Deadline to submit online application. No changes can be made to the application after submission.Transcript Deadline
Deadline to upload scans of official transcripts through the applicant portal in support of a submitted application. Information for accessing the applicant portal will be provided after submitting an online application for admission.Referee Deadline
Deadline for the referees identified in the application for admission to submit references. See Letters of Reference for more information.
|Fees||Canadian Citizen / Permanent Resident / Refugee / Diplomat||International|
|Installments per year||3||3|
|Tuition per installment||$1,698.56||$2,984.09|
|Tuition per year|
(plus annual increase, usually 2%-5%)
|Int. Tuition Award (ITA) per year (if eligible)||$3,200.00 (-)|
|Other Fees and Costs|
|Student Fees (yearly)||$944.51 (approx.)|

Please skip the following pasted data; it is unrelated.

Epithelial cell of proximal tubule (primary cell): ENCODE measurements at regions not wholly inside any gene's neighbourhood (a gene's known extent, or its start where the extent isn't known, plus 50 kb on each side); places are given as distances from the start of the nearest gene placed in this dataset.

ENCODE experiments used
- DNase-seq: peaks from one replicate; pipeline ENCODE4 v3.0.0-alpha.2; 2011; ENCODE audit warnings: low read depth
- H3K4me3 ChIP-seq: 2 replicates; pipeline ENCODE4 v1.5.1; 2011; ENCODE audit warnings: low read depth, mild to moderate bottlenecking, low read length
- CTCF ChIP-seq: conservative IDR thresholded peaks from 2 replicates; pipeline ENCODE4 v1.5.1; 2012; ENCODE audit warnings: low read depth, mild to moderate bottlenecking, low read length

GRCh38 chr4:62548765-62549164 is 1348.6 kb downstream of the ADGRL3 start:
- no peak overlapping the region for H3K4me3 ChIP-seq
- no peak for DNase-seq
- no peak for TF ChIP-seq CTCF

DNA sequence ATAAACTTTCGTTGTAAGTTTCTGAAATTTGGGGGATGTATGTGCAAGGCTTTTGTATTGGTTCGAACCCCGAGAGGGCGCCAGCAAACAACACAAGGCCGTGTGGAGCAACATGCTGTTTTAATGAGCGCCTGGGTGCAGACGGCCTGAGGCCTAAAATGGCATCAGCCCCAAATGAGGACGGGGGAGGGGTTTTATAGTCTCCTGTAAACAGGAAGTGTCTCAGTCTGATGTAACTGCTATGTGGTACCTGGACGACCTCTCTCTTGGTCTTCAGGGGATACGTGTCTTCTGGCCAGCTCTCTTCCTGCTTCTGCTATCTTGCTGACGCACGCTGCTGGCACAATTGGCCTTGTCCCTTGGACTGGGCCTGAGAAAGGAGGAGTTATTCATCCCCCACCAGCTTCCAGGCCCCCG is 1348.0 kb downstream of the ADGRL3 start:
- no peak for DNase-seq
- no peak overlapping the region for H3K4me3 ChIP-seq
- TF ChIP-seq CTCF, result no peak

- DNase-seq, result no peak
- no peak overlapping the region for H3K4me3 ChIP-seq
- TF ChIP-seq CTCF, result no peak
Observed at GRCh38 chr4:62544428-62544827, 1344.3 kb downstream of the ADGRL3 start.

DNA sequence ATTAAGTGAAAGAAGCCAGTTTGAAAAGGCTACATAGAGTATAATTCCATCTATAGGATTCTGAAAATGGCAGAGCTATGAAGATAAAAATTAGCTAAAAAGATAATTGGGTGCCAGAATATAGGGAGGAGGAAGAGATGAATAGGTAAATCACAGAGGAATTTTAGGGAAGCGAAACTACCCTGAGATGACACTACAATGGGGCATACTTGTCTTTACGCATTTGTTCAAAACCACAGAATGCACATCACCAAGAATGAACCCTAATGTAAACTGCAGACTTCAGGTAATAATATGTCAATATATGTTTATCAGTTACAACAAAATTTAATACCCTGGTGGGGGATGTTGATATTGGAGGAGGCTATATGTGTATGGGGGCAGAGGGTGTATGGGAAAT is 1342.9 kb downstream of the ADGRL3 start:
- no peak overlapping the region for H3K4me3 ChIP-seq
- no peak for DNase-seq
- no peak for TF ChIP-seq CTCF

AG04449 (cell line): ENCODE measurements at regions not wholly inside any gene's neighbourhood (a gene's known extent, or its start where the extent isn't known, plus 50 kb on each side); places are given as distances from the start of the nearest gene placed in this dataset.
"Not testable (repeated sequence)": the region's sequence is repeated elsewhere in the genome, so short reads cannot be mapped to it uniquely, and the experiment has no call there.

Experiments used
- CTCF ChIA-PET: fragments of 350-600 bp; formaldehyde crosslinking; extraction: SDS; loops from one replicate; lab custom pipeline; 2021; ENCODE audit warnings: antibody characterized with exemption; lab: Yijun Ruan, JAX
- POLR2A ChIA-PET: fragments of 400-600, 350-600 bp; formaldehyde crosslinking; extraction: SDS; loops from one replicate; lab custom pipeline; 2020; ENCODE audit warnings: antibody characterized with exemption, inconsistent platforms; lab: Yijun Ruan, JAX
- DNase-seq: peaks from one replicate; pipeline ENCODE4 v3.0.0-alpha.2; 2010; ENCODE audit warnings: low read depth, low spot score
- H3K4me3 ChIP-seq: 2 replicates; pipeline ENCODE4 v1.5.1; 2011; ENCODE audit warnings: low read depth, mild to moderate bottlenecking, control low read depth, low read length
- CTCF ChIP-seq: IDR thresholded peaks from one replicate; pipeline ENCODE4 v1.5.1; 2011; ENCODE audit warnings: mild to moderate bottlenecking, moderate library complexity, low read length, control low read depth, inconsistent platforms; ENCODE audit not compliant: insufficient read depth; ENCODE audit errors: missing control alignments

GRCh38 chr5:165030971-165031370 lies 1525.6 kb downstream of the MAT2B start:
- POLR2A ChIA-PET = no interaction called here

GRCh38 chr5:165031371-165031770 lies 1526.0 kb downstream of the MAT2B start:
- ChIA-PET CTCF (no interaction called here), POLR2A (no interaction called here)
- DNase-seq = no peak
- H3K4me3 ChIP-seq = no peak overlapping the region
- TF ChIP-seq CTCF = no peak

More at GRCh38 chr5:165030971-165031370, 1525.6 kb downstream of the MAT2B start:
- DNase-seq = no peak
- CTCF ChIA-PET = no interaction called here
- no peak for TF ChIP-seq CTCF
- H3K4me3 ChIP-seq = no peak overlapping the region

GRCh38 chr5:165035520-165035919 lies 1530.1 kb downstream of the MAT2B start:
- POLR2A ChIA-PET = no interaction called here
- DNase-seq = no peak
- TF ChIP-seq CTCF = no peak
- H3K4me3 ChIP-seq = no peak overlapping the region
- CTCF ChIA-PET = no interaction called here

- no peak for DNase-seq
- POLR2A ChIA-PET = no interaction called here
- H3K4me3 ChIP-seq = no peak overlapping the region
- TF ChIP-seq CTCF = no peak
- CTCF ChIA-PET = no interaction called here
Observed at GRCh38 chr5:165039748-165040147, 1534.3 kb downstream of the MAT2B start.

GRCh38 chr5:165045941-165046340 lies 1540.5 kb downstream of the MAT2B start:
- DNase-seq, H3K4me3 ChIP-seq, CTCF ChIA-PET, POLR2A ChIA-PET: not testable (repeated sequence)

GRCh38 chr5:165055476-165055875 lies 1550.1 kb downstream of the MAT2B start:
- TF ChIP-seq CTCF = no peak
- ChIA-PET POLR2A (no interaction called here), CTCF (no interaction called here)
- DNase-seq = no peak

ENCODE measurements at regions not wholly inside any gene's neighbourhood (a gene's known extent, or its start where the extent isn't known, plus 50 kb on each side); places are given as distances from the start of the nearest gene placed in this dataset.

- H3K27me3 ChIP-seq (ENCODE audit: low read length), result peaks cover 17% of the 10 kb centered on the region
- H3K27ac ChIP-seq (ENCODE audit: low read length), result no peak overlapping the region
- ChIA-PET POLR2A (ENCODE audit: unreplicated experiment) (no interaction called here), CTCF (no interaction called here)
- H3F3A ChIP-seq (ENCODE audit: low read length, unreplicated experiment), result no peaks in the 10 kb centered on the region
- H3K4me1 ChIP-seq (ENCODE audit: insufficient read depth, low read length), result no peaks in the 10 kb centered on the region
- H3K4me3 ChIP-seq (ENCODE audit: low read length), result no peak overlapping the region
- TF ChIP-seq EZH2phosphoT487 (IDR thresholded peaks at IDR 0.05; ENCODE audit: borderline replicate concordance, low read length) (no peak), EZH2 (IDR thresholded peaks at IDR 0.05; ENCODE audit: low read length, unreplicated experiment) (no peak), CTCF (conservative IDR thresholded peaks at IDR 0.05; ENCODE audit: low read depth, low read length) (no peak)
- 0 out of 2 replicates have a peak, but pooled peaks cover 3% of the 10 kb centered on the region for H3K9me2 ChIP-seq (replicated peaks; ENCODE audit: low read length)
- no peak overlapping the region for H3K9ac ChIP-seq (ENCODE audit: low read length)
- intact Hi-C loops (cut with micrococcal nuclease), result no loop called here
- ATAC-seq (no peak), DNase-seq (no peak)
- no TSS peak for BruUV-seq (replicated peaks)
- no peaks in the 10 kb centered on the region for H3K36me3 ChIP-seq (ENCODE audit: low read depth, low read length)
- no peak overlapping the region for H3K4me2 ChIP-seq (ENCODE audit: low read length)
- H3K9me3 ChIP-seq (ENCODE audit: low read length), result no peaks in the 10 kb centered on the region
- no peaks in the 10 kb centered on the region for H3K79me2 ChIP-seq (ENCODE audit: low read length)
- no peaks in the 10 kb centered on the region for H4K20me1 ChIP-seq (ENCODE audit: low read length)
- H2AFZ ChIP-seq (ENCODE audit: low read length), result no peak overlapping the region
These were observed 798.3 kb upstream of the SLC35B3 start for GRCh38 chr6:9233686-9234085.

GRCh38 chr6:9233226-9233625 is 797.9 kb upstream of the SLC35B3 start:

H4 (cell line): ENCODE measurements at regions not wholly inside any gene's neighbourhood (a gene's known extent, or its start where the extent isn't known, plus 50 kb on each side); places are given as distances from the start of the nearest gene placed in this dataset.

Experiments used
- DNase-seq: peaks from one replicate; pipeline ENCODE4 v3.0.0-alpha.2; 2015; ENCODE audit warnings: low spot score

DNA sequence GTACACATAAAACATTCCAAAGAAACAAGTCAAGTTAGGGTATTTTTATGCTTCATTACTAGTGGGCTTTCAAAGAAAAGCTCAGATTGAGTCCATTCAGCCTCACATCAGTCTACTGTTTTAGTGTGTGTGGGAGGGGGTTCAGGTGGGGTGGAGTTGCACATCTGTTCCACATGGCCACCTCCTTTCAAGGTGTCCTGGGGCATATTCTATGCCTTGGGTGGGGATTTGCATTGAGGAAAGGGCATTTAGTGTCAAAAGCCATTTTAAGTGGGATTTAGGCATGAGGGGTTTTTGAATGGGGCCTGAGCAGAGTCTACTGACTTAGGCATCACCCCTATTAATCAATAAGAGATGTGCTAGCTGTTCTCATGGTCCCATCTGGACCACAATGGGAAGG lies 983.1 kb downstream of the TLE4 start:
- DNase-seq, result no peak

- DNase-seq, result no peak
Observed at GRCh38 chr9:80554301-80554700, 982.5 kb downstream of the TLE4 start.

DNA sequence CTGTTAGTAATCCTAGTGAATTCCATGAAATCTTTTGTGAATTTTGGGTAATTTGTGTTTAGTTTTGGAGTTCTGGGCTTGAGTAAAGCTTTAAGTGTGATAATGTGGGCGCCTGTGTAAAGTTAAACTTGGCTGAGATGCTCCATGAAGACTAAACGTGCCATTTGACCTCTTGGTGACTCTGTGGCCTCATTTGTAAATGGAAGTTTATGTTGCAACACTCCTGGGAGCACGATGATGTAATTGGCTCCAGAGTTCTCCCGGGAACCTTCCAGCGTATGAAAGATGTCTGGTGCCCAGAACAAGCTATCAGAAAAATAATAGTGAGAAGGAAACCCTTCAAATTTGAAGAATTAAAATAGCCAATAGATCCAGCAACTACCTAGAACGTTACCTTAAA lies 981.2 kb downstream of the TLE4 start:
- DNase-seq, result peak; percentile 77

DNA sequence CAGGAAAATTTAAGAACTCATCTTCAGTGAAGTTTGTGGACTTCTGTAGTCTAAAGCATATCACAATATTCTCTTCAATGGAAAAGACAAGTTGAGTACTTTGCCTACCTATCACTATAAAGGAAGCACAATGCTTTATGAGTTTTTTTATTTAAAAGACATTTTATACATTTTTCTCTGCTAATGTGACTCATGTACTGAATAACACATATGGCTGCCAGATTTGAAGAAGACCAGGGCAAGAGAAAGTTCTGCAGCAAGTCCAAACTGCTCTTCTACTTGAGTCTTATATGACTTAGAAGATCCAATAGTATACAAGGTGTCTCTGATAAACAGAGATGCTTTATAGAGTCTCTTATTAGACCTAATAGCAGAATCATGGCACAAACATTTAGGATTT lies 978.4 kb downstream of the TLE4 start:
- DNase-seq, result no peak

|Costs of living (yearly)||starting at $16,954.00 (check cost calculator)|
Applicants to UBC have access to a variety of funding options, including merit-based (i.e. based on your academic performance) and need-based (i.e. based on your financial situation) opportunities.
All full-time students who begin a UBC-Vancouver PhD program in September 2018 or later will be provided with a funding package of at least $18,000 for each of the first four years of their PhD. The funding package may consist of any combination of internal or external awards, teaching-related work, research assistantships, and graduate academic assistantships. Please note that many graduate programs provide funding packages that are substantially greater than $18,000 per year. Please check with your prospective graduate program for specific details of the funding provided to its PhD students.